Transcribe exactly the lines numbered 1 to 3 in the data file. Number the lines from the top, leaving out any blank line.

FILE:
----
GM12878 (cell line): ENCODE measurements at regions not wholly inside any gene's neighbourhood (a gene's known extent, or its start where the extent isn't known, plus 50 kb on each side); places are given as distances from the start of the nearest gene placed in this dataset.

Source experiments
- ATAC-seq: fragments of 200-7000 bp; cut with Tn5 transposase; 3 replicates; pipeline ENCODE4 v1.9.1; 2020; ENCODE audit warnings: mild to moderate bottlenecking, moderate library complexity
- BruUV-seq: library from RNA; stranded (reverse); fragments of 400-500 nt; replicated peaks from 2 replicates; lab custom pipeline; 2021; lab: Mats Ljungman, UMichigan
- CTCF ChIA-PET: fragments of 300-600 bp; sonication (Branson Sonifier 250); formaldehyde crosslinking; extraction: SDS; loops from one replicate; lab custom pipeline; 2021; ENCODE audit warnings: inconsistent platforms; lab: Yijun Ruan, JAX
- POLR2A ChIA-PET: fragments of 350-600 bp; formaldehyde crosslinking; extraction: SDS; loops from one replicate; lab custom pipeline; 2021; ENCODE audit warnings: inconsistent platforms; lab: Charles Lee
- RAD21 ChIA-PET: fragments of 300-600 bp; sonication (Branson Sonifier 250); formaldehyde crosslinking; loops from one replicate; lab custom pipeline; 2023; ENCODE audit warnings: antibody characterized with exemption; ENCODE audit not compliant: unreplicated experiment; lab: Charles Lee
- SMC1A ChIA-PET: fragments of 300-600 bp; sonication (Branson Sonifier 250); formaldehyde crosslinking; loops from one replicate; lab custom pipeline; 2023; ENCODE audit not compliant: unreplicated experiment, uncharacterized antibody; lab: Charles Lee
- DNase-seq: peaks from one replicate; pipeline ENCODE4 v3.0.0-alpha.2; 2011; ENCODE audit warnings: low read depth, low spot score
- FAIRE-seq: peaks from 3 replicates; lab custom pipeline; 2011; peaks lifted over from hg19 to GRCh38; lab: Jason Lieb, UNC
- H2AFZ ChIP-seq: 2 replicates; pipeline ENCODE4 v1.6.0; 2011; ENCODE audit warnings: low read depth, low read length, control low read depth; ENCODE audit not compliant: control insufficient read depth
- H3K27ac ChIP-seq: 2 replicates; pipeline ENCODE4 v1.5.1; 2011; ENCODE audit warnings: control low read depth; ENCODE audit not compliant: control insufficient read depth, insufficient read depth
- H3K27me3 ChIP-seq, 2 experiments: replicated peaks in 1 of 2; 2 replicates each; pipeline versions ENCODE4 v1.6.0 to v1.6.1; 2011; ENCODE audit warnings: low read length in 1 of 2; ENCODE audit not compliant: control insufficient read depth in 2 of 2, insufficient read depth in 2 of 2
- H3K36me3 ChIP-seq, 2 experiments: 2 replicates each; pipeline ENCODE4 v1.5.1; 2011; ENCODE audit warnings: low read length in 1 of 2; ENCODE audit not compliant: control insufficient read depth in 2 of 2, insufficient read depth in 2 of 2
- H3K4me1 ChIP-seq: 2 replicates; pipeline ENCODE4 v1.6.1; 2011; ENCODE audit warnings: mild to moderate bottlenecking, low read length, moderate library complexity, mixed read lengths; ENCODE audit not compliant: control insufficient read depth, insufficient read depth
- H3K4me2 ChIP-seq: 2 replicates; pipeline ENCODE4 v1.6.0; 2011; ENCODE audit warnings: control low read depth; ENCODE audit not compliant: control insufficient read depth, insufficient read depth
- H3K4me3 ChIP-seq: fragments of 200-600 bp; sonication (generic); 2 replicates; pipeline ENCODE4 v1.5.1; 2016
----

GM12878 (cell line): ENCODE measurements at regions not wholly inside any gene's neighbourhood (a gene's known extent, or its start where the extent isn't known, plus 50 kb on each side); places are given as distances from the start of the nearest gene placed in this dataset.

Source experiments
- ATAC-seq: fragments of 200-7000 bp; cut with Tn5 transposase; 3 replicates; pipeline ENCODE4 v1.9.1; 2020; ENCODE audit warnings: mild to moderate bottlenecking, moderate library complexity